Residual Short-Segment Distal Inflammation Has No Significant Impact on the Major Relapse of Extensive Ulcerative Colitis

Kunio Asonuma, Taku Kobayashi, Masaru Nakano, Shintaro Sagami, Hiroki Kiyohara, Mao Matsubayashi, Hiromu Morikubo, Yusuke Miyatani, Shinji Okabayashi, Hajime Yamazaki, Yuichiro Kuroki, Toshifumi Hibi

Research output: Contribution to journalArticlepeer-review

1 Citation (Scopus)

Abstract

Background: Mucosal healing is a treatment target for patients with ulcerative colitis. However, the relevance of proactive treatment for residual inflammation limited to the distal colon is unclear. Materials and Methods: Patients with ulcerative colitis who had extensive colitis in clinical remission and underwent colonoscopy were retrospectively enrolled and followed up for 2 years. Patients with complete endoscopic remission (CER; Mayo endoscopic subscore [MES] of 0) and those with short-segment distal inflammation (SS; active inflammation only in the sigmoid colon and/or rectum with a proximal MES of 0) were compared for the incidence of minor (only symptomatic) and major (need for induction treatments or hospitalization) relapses. Results: A total of 91 patients with CER and 54 patients with SS were identified and 63 relapses (47 minor and 16 major) were analyzed. Univariate analysis showed that minor relapses were significantly more frequent in the SS group than in the CER group (hazard ratio [HR], 2.22; 95% confidence interval [CI], 1.25-3.97), but major relapses were not more frequent in the SS group than in the CER group (HR, 1.78; 95% CI, 0.65-4.83). Multivariable analysis showed that SS was the only risk factor significantly associated with minor relapse (HR, 2.38; 95% CI, 1.31-4.36). When the SS group was stratified by MES of 1 vs 2/3, minor relapses were significantly more frequent in the subgroup with MES of 2/3 than in the CER group, whereas the incidence of major relapse remained similar. Conclusions: Residual short-segment distal inflammation is not a risk factor for major relapses as long as endoscopic remission is achieved in the proximal colon. Therefore, reactive but not proactive treatment may be appropriate for such lesions.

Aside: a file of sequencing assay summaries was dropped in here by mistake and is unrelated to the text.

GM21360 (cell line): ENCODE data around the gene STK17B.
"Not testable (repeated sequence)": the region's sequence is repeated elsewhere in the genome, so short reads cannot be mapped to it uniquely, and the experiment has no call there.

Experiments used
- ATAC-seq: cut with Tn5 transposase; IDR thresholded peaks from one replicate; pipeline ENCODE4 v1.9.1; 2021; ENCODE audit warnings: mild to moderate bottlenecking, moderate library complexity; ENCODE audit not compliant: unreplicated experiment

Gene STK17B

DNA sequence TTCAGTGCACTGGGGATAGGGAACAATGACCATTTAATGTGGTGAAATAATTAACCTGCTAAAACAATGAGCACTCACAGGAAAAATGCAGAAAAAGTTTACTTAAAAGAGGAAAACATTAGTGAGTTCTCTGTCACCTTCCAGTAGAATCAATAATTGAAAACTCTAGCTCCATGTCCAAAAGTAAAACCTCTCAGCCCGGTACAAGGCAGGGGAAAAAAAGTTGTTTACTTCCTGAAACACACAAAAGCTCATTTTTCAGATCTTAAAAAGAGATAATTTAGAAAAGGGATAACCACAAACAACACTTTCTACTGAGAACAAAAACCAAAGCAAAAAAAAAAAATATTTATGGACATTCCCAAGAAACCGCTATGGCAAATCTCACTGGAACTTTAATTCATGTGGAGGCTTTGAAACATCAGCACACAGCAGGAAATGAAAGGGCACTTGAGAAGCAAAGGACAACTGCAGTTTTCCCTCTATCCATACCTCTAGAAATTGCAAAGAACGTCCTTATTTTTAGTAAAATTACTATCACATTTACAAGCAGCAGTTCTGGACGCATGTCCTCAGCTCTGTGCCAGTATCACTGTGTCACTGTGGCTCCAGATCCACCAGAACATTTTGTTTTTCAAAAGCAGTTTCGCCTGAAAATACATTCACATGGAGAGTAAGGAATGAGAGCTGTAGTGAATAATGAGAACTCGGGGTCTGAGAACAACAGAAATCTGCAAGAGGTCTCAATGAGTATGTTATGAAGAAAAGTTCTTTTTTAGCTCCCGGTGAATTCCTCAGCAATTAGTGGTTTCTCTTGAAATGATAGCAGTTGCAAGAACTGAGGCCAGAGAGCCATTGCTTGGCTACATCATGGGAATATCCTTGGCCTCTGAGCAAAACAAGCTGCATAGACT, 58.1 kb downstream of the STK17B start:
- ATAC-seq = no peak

Original languageEnglish
Pages (from-to)200-207
Number of pages8
JournalInflammatory bowel diseases
Volume28
Issue number2
DOIs
Publication statusPublished - 2022 Feb 1
Externally publishedYes

Keywords

  • endoscopic remission
  • mucosal healing
  • ulcerative colitis

ASJC Scopus subject areas

  • Immunology and Allergy
  • Gastroenterology

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